“They were unequivocally indispensable, but yet inexplicably excluded?” said Gooding. “They were so important that they were invisible? That’s just not making any sense.”
For Marcellis Perkins, the graduate student researcher for the Race and Reconciliation Initiative, the story of Charley and Kate is just one example of Black life and Black contribution that’s missing from the historical record.
“Their name might not be on the building, but without them, these things cease to exist.”
Acknowledging all the contributors
Historian Daina Ramey Berry, the Chair of the History Department at The University of Texas at Austin, says TCU’s latest research will allow the school to tell a more holistic version of its history. According to Berry, this dynamic isn’t unique to TCU, faculty members and students at schools across the country are working to better understand their histories.
“It’s allowing universities to look at all the key players that contributed to the university, not only the founding, but the development of a school. And some of those contributors look differently than what the history books have told us,” said Berry.
Berry said that TCU’s research into the Thorps’ life shows how the legacy of slavery extends well beyond emancipation.
“There’s not a hard stop in 1865 when slavery ended. The families that were born before 1865, the donors, the legislators, the teachers, the students, some of them come from histories that built themselves on the lives of the enslaved and on the history and the institution of slavery, Berry said. "Looking at dates as a marker to either disassociate or associate with slavery is not the best approach."
Now that the Thorps’ contributions to TCU had been brought to life, the research team was eager to share their story with the larger community.
And since Charley and Kate couldn’t receive the recognition themselves, Sylviane Greensword set out to find people who could.
The research team took on a genealogy project, working to identify living descendants of Charley and Kate Thorp.
Using census records, birth and death certifications, funeral notices, Greensword began to trace the children, grandchildren, great grandchildren of Charley, until finally she was able to identify his living descendants. Next, Greensword used “21st century methods,” social media, to make contact.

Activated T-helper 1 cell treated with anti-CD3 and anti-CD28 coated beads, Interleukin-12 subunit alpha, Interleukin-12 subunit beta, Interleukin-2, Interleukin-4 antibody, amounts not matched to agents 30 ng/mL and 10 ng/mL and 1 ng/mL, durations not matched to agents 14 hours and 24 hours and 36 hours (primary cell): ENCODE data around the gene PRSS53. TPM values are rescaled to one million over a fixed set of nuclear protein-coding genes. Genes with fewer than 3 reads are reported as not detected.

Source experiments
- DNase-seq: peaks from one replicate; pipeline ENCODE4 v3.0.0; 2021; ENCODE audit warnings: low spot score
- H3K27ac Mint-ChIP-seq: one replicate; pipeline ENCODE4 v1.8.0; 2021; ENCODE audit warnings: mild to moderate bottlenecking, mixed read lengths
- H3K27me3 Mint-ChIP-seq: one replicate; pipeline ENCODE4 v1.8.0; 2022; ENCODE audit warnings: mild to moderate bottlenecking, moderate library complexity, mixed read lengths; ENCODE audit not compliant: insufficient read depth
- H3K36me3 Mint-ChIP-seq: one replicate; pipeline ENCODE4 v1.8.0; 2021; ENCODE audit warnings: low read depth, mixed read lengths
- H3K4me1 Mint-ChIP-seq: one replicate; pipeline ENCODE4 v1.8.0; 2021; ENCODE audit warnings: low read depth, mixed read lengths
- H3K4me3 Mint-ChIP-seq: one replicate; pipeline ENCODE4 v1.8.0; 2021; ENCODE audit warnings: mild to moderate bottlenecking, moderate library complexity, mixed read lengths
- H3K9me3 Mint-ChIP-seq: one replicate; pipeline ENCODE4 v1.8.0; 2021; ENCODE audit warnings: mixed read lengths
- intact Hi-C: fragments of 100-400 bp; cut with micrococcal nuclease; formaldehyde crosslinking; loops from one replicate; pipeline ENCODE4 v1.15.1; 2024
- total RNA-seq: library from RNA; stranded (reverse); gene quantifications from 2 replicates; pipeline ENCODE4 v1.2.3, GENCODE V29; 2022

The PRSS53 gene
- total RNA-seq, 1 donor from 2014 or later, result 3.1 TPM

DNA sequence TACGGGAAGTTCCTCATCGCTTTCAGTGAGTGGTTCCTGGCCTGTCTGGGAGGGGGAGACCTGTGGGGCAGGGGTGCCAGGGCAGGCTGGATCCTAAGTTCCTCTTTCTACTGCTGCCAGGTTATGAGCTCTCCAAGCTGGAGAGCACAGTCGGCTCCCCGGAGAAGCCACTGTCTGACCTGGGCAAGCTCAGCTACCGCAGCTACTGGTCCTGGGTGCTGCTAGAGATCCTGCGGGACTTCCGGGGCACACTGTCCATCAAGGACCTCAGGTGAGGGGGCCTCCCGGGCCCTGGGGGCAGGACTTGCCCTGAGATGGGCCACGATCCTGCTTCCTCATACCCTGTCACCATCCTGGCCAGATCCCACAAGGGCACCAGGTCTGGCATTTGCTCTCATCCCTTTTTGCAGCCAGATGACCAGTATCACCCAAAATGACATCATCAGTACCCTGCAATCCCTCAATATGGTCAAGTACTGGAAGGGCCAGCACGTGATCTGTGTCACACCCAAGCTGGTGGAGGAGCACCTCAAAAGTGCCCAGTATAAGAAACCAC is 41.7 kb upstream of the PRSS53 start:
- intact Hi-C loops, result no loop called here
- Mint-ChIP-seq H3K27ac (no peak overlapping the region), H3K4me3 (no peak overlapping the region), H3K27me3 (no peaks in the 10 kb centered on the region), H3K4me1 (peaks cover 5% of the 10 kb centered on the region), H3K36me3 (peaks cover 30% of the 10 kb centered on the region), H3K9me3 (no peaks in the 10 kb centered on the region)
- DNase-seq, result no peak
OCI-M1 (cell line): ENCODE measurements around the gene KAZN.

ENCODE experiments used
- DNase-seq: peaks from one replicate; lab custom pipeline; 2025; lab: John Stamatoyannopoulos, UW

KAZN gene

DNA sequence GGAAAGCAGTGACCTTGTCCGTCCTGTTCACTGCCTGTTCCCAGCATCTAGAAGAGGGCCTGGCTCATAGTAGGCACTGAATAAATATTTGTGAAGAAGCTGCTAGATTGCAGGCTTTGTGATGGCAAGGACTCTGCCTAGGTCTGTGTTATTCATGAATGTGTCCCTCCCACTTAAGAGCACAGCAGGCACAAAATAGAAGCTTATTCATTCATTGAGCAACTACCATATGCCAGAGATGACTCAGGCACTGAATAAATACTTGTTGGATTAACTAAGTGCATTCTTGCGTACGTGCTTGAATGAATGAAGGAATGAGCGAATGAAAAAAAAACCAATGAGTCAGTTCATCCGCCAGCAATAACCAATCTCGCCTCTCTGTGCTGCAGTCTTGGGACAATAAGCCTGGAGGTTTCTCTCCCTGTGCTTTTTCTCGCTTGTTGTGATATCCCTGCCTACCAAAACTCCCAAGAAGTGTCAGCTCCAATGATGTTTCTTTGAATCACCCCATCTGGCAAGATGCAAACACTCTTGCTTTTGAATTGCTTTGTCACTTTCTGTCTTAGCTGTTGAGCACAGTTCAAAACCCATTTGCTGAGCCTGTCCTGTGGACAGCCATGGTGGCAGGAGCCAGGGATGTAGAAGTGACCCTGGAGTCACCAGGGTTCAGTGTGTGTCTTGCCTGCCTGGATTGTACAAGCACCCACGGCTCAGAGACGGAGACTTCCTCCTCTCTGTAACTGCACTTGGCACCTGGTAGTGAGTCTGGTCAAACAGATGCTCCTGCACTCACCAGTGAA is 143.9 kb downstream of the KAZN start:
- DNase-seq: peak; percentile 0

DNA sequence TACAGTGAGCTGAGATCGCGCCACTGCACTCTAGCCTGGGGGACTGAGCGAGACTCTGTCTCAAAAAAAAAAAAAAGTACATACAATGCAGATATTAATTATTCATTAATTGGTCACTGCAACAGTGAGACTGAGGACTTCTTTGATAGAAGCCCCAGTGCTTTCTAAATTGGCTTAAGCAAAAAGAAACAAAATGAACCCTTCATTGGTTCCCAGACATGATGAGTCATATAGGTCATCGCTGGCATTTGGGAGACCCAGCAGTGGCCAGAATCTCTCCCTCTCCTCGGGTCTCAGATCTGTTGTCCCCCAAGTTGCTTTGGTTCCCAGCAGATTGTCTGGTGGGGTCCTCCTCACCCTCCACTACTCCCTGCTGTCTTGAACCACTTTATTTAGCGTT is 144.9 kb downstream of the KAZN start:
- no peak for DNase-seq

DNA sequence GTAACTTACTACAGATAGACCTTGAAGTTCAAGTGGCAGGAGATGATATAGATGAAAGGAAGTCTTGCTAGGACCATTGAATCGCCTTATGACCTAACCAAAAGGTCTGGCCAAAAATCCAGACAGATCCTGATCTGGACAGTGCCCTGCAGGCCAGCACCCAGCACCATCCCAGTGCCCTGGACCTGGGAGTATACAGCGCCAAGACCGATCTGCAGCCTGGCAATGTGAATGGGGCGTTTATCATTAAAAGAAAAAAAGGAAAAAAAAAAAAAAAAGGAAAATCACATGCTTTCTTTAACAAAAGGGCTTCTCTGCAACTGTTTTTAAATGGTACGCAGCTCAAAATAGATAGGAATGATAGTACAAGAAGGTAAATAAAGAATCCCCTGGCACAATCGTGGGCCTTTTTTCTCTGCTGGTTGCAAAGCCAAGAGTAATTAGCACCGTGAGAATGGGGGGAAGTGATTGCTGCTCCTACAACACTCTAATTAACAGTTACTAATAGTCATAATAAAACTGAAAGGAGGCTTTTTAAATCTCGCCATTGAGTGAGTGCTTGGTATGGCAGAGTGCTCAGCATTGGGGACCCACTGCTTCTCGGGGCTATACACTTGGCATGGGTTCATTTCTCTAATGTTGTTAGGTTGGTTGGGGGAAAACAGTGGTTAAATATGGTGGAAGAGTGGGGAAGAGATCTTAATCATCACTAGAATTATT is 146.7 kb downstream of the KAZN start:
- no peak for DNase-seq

One of those messages went to Debra Duncan Holmes, a Dallas resident and a great-great granddaughter of Charley Thorp.
“She sent me a message, she said ‘call me.’ And I’m like, I don’t know this lady. I don’t know her,” said Holmes.
Eventually though, Holmes did call and they ended up talking for an hour about Holmes’ ancestor, Charley Thorp.
By making contact and sharing the story of Charley with his descendants, Greensword was able to connect family members who didn’t know each other before.
A little homecoming
Last month, TCU invited Thorp’s relatives back to campus for the school’s second Reconciliation Day. More than 30 descendants attended, some traveling from out of state.
In front of a packed auditorium the school officially recognized the contributions of Kate and Charley Thorp, and presented their family with plaques to commemorate the occasion.
“I think the term reconciliation is perfect,” said descendant Loriessa Randle who traveled from New Mexico to attend. “I wouldn’t say this is the end because we have met some family here today. This whole event, I’m actually overwhelmed by it.”
Debra Holmes agrees.
“Today has put some more history in my life, meeting family from afar, bringing them close to where we can talk and enjoy each other,” Holmes said. “And to know that this school is a valuable part in Charley’s life means it is a valuable part in my life.”